From building security to PPE, hospitals must be protected from potential negative outcomes on all sides. Of the most common threats to hospital security, germs are probably the most well-known. But hospital employees must stay alert; disease isn’t the only thing that can bring a hospital to its knees.
Over the past two years, the COVID-19 pandemic has hastened the advent of telehealth and remote medical care. Plenty of hospitals now use apps and proprietary messaging systems to interact with patients. Those messages and online records are especially vulnerable to hackers, so it’s crucial to enable encryption and two-factor authentication on all systems that hold patients’ personal health information.
Medical equipment and life-saving drugs are more valuable than gold in a medical setting, though they are not always as adequately protected. Controlled substances are some of the most commonly stolen items in healthcare environments. Avoid leaving drugs and medical supplies like syringes lying around; keep them in locked drawers or behind an access control system that bars all unauthorized individuals.
Unfortunately, healthcare professionals have reported greater concern for their safety in recent years. In-hospital shootings have been on the rise over the past two decades, and many of these incidents occur in the emergency room. New security protocols have sprung up to protect both staff and patients, often taking the form of regular active shooter drills or heightened monitoring of visitors.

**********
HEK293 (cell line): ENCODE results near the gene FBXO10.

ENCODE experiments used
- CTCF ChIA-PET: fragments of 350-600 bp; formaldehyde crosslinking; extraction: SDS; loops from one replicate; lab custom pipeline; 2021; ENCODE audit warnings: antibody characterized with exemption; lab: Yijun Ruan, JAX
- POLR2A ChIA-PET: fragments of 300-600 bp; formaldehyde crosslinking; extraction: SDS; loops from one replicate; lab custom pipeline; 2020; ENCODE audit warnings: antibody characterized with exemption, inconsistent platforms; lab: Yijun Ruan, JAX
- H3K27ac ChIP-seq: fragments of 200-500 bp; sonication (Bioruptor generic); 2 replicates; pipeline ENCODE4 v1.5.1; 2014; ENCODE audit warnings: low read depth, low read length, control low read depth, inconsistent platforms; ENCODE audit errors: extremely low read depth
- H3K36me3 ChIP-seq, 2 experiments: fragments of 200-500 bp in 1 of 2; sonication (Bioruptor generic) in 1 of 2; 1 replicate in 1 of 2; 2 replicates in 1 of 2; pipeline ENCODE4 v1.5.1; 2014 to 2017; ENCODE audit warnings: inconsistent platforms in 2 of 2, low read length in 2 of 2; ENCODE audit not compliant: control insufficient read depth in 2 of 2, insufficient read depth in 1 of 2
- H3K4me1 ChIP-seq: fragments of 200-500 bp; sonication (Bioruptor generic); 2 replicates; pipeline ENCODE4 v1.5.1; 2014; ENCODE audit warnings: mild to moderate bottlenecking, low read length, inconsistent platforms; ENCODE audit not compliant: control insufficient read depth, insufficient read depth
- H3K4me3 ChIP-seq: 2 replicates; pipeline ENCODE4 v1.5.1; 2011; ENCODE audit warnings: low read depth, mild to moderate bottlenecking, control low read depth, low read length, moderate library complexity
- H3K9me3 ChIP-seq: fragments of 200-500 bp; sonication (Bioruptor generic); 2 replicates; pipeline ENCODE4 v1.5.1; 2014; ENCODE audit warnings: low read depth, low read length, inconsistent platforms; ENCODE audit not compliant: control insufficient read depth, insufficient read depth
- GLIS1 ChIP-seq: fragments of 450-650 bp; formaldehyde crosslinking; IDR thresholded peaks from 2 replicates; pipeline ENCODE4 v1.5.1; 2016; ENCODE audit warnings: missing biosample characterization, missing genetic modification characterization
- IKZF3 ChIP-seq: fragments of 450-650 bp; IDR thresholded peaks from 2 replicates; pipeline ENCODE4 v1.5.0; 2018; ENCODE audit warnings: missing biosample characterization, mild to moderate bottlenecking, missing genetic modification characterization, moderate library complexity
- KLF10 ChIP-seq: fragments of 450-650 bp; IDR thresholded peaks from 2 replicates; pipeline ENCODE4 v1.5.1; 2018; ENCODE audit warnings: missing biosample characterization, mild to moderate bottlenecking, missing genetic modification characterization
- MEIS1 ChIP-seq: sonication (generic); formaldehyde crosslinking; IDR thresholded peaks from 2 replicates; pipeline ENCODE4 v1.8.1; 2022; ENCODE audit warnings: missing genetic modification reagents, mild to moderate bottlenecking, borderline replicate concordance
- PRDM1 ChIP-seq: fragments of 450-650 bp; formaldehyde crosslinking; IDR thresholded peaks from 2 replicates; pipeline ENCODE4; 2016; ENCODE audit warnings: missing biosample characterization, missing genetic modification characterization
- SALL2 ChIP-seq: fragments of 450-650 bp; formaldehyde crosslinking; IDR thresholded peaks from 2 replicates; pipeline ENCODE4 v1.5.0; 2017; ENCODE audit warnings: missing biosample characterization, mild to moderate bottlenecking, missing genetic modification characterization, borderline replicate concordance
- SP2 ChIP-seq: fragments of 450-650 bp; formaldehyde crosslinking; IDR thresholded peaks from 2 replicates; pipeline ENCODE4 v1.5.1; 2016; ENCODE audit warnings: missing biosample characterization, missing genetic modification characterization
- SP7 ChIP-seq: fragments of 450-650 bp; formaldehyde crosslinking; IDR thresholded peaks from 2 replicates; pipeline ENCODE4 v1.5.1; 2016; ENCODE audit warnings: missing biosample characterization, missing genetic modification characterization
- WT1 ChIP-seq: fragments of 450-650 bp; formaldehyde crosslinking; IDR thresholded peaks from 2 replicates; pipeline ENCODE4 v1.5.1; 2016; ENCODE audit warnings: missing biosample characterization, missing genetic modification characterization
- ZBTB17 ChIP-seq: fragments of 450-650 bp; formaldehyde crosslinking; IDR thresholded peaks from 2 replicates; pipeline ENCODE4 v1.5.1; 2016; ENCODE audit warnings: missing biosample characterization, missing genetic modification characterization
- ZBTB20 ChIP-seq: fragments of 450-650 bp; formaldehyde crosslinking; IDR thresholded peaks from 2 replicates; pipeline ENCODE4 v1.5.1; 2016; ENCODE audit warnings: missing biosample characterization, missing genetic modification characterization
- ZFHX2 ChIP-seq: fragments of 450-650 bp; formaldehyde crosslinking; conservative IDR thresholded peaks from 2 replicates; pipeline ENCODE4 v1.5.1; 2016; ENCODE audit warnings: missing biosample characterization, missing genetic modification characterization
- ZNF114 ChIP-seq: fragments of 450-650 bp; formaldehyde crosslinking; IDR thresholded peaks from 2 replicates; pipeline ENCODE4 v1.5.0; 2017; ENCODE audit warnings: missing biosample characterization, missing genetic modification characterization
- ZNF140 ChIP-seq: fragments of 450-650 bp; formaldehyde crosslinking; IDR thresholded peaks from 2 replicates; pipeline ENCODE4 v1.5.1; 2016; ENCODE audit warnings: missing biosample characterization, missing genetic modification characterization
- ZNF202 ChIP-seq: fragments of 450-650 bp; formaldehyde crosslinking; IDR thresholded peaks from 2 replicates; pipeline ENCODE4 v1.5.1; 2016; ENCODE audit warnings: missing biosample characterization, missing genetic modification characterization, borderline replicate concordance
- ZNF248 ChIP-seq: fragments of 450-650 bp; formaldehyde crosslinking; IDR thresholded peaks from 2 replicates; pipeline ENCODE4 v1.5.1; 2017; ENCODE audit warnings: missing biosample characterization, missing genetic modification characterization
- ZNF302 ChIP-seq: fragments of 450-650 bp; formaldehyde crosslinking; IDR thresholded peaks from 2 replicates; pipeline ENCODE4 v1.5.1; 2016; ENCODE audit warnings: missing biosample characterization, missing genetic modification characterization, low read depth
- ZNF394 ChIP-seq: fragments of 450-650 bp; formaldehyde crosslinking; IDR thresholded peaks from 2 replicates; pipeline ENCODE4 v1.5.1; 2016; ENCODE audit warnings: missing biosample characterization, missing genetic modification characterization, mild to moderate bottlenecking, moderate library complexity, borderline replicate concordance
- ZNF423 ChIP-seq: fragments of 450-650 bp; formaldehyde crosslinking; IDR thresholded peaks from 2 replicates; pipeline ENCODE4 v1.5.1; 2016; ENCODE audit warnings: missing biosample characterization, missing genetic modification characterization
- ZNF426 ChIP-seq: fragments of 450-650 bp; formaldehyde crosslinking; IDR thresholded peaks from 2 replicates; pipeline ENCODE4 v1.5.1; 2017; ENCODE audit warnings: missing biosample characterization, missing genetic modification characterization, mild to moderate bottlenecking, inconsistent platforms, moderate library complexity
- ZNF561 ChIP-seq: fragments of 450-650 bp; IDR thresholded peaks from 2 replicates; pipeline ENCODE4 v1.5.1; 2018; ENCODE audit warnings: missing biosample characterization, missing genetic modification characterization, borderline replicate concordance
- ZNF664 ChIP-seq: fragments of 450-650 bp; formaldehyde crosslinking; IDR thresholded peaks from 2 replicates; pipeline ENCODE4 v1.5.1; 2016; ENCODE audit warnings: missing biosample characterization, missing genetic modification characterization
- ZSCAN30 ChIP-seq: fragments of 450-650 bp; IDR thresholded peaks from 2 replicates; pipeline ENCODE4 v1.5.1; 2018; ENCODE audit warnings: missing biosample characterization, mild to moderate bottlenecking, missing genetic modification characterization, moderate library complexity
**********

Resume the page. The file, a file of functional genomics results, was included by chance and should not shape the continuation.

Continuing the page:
Since the healthcare industry was ravaged in 2020, medical professionals have been stretched to their limits in treating patients and staying safe. That exhaustion opens dangerous gaps in security, from neglecting to log out of proprietary software to letting a potentially dangerous visitor wander into a patient’s room. Maintaining an adequate, reliable hospital staff prevents any one person from burning out and allows everybody a little time to breathe.
As you prepare to beef up your hospital’s security, identify any potential or existing weak spots. Many of the biggest threats can’t be thwarted with a mask. Make sure safety means more to you than a visitor’s badge and a bit of hand sanitizer.